What do they do?

The Circadian Rhythm

That nature responds to the cycle of day and night is easily observable, flowers track the sun, people and other animals sleep and awake, and other behaviour seems to correlate with the time of day. What is perhaps more surprising, is many of these behaviours continue to show a daily cycle, even if the sun is removed from the equation. For example, flowers will continue to track the position of the sun for several days after being placed in a dark room. Typically the cycles shown during these ‘free-running periods’ (either of constant light, or constant dark) are either slightly longer or slightly shorter than twenty-four hours, and the regular light-dark cycle is necessary to maintain calibration.

The impact of circadian rhythms on human behaviours should be apparent to anyone who has ever experienced jet lag, and the depression that can follow the shorter winter days (SAD), has been linked to the circadian cycles. In humans and other mammals, this internal biological clock has been tracked down to a region of the brain known as the suprachiasmatic nuclei (SCN), in which the expression of a number of genes, or associated hormone production, vary on an approximately twenty-four hour cycle. These cycles continue, even when exposed to constant light, or constant dark, thus providing an internal ‘body clock.’

The ‘clock genes’ are those whose expression (the level at which the cell makes protein from a given gene) varies over the cycle. For example, the gene per1 is most active during the day. By genetic manipulation, is is possible to ensure that per1 produces a product with a fluorescent tag, allowing its activity to be measured by monitoring cell florescence.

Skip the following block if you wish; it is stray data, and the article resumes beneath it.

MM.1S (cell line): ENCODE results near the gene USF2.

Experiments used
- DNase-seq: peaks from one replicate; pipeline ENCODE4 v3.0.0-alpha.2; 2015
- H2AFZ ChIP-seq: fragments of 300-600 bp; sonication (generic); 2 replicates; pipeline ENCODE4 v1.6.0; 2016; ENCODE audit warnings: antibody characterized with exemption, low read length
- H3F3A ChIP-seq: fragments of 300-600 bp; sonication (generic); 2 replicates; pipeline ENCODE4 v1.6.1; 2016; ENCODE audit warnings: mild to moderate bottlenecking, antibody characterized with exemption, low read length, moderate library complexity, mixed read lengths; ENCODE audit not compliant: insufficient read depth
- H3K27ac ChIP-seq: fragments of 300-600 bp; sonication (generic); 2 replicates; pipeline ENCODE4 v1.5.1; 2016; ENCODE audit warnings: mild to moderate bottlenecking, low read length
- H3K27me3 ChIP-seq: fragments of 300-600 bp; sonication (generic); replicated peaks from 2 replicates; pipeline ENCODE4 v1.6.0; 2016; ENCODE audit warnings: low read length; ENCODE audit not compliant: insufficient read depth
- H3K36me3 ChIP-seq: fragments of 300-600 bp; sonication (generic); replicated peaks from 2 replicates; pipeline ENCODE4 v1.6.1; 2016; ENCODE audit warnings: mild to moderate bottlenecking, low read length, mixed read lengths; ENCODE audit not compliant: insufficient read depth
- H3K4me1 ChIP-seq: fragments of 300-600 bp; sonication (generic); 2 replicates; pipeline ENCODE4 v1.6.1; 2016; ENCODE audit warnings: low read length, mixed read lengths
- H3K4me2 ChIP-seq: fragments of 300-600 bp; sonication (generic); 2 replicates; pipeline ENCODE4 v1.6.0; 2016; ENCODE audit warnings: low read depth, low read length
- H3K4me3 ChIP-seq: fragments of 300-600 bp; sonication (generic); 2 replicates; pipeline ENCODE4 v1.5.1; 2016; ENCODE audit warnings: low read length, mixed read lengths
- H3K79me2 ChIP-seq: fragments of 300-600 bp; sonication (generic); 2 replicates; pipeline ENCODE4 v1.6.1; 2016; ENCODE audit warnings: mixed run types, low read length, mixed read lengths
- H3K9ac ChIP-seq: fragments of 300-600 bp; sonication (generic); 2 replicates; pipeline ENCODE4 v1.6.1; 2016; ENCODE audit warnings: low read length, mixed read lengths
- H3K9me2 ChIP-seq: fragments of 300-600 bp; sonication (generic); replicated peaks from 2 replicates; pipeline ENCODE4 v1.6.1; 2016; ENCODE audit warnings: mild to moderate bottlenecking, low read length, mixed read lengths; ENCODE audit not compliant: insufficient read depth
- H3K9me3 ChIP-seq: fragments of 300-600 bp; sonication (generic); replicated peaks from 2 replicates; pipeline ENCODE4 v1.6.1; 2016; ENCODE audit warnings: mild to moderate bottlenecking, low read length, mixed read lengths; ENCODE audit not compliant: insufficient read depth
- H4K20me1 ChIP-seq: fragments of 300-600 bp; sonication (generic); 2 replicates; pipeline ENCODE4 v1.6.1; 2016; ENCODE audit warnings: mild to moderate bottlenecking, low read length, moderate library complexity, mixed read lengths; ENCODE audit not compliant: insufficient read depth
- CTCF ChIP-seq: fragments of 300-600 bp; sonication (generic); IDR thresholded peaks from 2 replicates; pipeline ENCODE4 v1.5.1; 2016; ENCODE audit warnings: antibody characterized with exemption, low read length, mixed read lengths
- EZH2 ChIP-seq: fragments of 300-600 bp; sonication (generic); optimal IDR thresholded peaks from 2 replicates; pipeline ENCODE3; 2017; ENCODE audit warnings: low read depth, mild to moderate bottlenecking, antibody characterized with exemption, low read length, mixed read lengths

Mice were exposed to either short-day or long-day light cycles (8 or 16 hours of ‘daylight’ respectively) from before birth until weaning (The perinatal phase). Following weaning, mice were either maintained under the same light cycle, or were stitched to the opposite cycle for a further 28 days (The continuation phase, Figure 1). Experiments were repeated in both winter and summer, to take into account variations that may be induced by the actual season.

Figure 1: Mice were expose to either long or short day light cycles prior to weaning. Subsequently mice were either maintained under the same conditions, or were switched to the opposite cycle.

Following this treatment, the circadian rhythms of the rodents were studied, either by tracking the expression of specific ‘clock genes,’ or by monitoring rodent behavioural activity2.

What do they find?

The authors found that the ‘day length’ at birth continues to have an impact on the circadian rhythms of the mice, even after they have been shifted to a different cycle. In particular, long-day born mice, showed a narrower peak of activity in the SCN, and in addition showed a shorter internal clock cycle, this resulted in more consistency between subsequent exposure to either long or short day cycles. In contrast, short-day born mice generally showed wider peaks of activity, and longer internal clock cycles. They were also subject to more variation in circadian rhythm behaviour between subsequent ‘summer’ or ‘winter’ cycles.

What does this mean?

This indicates that the day length at birth may have long term effect on subsequent circadian rhythms, even when the day length changes. In particular, mice born during a ‘winter’ cycle seem to show more variation in subsequent seasonal changes. The authors indicate that this may have implications with respect to previous findings, which show that mice born during winter-like cycles show increased levels of depression like symptoms, and that winter born humans show increased levels of SAD, bipolar disorder and schizophrenia. However at this stage it is not possible to draw a firm link between the findings.

What are the limitations of the study?

One of the primary limitations of the study is that it only addresses a short time span, and the authors acknowledge that they have no indication as to how long the effects may last. This may be especially relevant when attempting to translate the results to humans: not only a different species, but one with a significantly longer lifespan.